The consequences of the Kett rebellion were that hundreds of rebels were hanged, including Kett, who was hung in chains from the wall of Norwich Castle. As a result of the rebellion, Protector Somerset’s influence and authority within Edward VI’s Privy Council was diminished. This is probably partly what led to his downfall later that year. It gave people like John Dudley Earl of Warwick (later Duke of Northumberland) a weakness to take advantage of, and they exploited it. Kett’s rebellion didn’t really achieve anything at all – the Second Book of Common Prayer was introduced in 1552 and this one aimed to be more radical than the last.
Thomas Wyatt 1554
The main aim of Wyatt’s rebellion was to stop Mary I’s proposed marriage to Philip II of Spain. A secondary aim was to prevent a return to Catholicism and Rome. It was said that the rebels intended to depose Mary I, possibly assassinate her, and raise Princess Elizabeth in her place. However, the involvement of the Duke of Suffolk could suggest that Jane Grey was the intended replacement.
The causes of the rebellion were that it was feared that England would become an outpost of Spain, if any child of Mary and Philip gained the English throne. There were also fears that England would become involved in Spanish wars. The English people didn’t want the Spaniards to have any influence in their country. Many people also didn’t want to return to Rome and the pope, although this was a secondary aim – the main one was the Spanish marriage. It wasn’t primarily a religious rising, but a fear of Spanish influence in England.
The main consequence of the Wyatt rebellion was the execution of Jane Grey. She had been imprisoned in the Tower since her aborted nine days reign in July 1553. Mary I finally signed the death warrants of Jane and her husband, Guildford Dudley, in February 1554 with Wyatt at the city gates. Mary realised that Jane would always be a focus for rebellion and discontent and it was too dangerous to leave her alive. Another consequence of the Wyatt rebellion was the imprisonment of Princess Elizabeth in the Tower of London. Mary I suspected her sister was involved in the rebellion, but nothing could be proven and she was eventually released to house arrest. On the scaffold, Wyatt proclaimed Elizabeth’s innocence. This carried weight with the people, even if Mary wasn’t convinced.
Earl of Essex 1601
Essex’s rebellion is different from the other Tudor rebellions because its aims weren’t those wide-ranging ones of taxation, religion or foreign intervention. It was pretty much a selfish rebellion. Jasper Ridley suggests that the aim of the rebellion was that Essex wanted to protect himself from the Privy Council who wanted to arrest and kill him. Essex intended to gain access to the Queen and demand the removal of his enemies from court; otherwise he wanted a recall of parliament to give him justice. He believed the people were on his side.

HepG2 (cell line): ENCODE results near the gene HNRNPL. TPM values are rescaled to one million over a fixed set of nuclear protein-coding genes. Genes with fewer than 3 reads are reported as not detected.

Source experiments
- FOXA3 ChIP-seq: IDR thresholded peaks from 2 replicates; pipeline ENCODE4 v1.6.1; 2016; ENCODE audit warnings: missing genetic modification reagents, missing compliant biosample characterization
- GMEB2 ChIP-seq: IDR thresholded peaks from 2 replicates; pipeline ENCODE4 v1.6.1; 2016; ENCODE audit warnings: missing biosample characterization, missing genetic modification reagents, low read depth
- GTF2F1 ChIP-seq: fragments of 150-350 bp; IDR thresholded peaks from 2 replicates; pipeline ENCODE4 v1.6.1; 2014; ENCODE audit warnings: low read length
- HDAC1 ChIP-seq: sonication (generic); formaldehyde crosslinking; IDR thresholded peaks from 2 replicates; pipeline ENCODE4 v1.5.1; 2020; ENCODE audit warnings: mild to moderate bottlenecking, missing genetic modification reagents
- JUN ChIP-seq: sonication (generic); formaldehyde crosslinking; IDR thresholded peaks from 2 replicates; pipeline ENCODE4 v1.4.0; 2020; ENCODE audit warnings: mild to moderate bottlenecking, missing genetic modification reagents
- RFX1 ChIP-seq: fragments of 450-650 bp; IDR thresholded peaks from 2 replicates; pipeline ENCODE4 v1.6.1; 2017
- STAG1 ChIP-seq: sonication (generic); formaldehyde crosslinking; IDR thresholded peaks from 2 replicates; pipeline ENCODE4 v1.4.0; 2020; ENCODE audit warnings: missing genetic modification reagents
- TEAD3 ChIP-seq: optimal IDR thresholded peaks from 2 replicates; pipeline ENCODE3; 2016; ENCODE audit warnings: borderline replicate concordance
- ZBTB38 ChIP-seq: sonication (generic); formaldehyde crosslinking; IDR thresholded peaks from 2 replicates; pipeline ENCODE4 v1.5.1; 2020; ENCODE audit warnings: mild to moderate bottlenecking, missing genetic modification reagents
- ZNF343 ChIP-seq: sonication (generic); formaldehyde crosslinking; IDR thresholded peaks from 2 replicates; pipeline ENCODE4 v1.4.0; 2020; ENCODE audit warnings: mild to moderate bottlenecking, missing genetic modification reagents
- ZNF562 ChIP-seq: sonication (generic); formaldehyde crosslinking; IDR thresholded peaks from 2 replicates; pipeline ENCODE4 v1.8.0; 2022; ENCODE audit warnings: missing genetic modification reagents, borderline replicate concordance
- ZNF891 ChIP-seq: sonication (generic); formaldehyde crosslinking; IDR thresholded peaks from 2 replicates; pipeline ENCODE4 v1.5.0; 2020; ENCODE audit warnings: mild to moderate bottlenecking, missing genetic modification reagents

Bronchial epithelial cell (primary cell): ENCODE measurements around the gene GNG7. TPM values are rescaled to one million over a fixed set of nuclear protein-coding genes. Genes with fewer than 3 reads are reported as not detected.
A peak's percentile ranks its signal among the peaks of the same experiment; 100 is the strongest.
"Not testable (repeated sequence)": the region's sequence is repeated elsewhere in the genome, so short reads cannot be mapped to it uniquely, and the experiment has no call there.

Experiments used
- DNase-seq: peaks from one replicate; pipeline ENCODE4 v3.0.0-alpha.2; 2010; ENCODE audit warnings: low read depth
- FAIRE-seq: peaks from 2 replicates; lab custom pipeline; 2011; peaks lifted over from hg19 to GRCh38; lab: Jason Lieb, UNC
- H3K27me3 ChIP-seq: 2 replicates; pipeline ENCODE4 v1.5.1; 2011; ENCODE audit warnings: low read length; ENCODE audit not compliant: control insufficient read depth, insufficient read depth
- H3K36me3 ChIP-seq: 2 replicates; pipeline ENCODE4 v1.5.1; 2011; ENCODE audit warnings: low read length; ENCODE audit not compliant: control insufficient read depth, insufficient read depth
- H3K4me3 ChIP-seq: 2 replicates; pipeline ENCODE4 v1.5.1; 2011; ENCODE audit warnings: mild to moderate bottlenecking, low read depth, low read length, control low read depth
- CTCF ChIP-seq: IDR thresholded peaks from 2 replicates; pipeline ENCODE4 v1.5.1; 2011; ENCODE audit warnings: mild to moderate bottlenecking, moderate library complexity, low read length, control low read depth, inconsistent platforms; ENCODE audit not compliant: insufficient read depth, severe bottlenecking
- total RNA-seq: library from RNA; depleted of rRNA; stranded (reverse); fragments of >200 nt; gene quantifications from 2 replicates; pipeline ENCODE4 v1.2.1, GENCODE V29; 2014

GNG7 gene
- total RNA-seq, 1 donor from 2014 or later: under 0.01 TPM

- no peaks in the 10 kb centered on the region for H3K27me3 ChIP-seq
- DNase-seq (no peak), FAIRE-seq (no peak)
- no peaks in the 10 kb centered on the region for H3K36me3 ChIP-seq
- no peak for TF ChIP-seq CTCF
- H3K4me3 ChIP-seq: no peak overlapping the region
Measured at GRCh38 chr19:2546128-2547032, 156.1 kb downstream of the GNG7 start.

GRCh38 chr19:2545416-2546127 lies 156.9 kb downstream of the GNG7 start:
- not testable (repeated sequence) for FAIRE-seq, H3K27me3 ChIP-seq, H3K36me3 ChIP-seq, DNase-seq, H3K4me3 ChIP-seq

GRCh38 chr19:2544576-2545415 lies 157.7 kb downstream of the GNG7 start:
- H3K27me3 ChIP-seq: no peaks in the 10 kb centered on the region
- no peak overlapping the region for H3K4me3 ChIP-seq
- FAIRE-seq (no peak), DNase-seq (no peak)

The causes of the Essex rebellion stem from his performance in Ireland. He was sent to quash a rebellion but instead made peace terms. On his return, Elizabeth froze him out. The Ireland crisis meant that Essex was stripped of his offices and arrested, but wouldn’t accept the Queen’s choice and plotted a coup. There was also a financial cause for Essex as he couldn’t afford to be out of royal favour as some of his ventures required royal approval. A lot of nobles couldn’t bear the thought of losing their sources of income, and this was probably the last straw for Essex.
The main consequence of the Essex rebellion was the execution of Essex himself. Elizabeth I was unforgiving to any of her subjects who plotted against her, especially when she had patronised them and given them her favour. Essex was executed with five of his closest supporters – Meyrick, Blount, Danvers and Cuffe. Essex could have been a great man as he had a lot of potential but Elizabeth had to execute him as he aspired above his station. Elizabeth killed potential in Essex. Elizabeth also proved that she did have mercy, as she reprieved the Earl of Southampton. The rebellion also demonstrated to Elizabeth how beloved she was by the people – they refused to rise against her when called to do so.
 Desmond Seward, The Last White Rose: the Secret Wars of the Tudors (Constable & Robinson, 2011) p.29
 Philippa Gregory, The Women of the Cousins’ War (Simon & Schuster, 2013) p.242
 David Loades, Tudors: History of a Dynasty (Continuum Publishing, 2012) p.10
 Jasper Ridley, A Brief History of the Tudor Age (Constable & Robinson, 2002) p.7
 Seward, Last White Rose, p.45
 Leanda de Lisle, Tudor: the Family Story (Chatto & Windus, 2013) p.87
 Dan Jones, The Hollow Crown: the Wars of the Roses and the Rise of the Tudors (Faber & Faber, 2015) p.346
 Giles Tremlett, Catherine of Aragon: Henry’s Spanish Queen (Faber & Faber, 2010) p.66
 Loades, Tudors, p.160
 Richard Rex, The Tudors (Tempus Publishing, 2015) p.122
 Lisle, Tudor, p.213
 Rex, Tudors, p.121
 Ridley, Tudor Age, p.59
 Seward, Last White Rose, p.268
 David Loades, The Seymours of Wolf Hall: a Tudor Family Story (Amberley Publishing, 2015) p.86
 Ibid, p.81
 David Loades, Catherine Howard: the Adulterous Wife of Henry VIII (Amberley Publishing, 2012) p.122
 Penry Williams, The Later Tudors: England 1547-1603 (Oxford University Press, 1998) p.49-50
 David Loades, Mary Tudor (Amberley Publishing, 2012) p.106
 Ridley, Tudor Age, p.234
 Loades, Tudors, p.162
 Peter Ackroyd, History of England Vol.2: Tudors (Macmillan, 2012) p.215
 Rex, Tudors, p.159
 Ackroyd, Tudors, p.218
 Chris Skidmore, Death and the Virgin: Elizabeth, Dudley and the Mysterious Fate of Amy Robsart (Phoenix, 2011) p.18
 Lisle, Tudor, p.283
 Jane Dunn, Elizabeth and Mary: Cousins, Rivals, Queens (Harper Collins, 2003) p.134
 Williams, Later Tudors, p.93
 Loades, Mary Tudor, p.143
 Ridley, Tudor Age, p.19
 Loades, Tudors, p.44
 Rex, Tudors, p.188
 Ridley, Tudor Age, p.236
 Ackroyd, Tudors, p.460
 Lisle, Tudor, p.384
 Rex, Tudors, p.263
 Williams, Later Tudors, p.372
 Ibid, p.375
 G.R. Elton, England Under the Tudors (Routledge, 2006) p.473
 Ackroyd, Tudors, p.462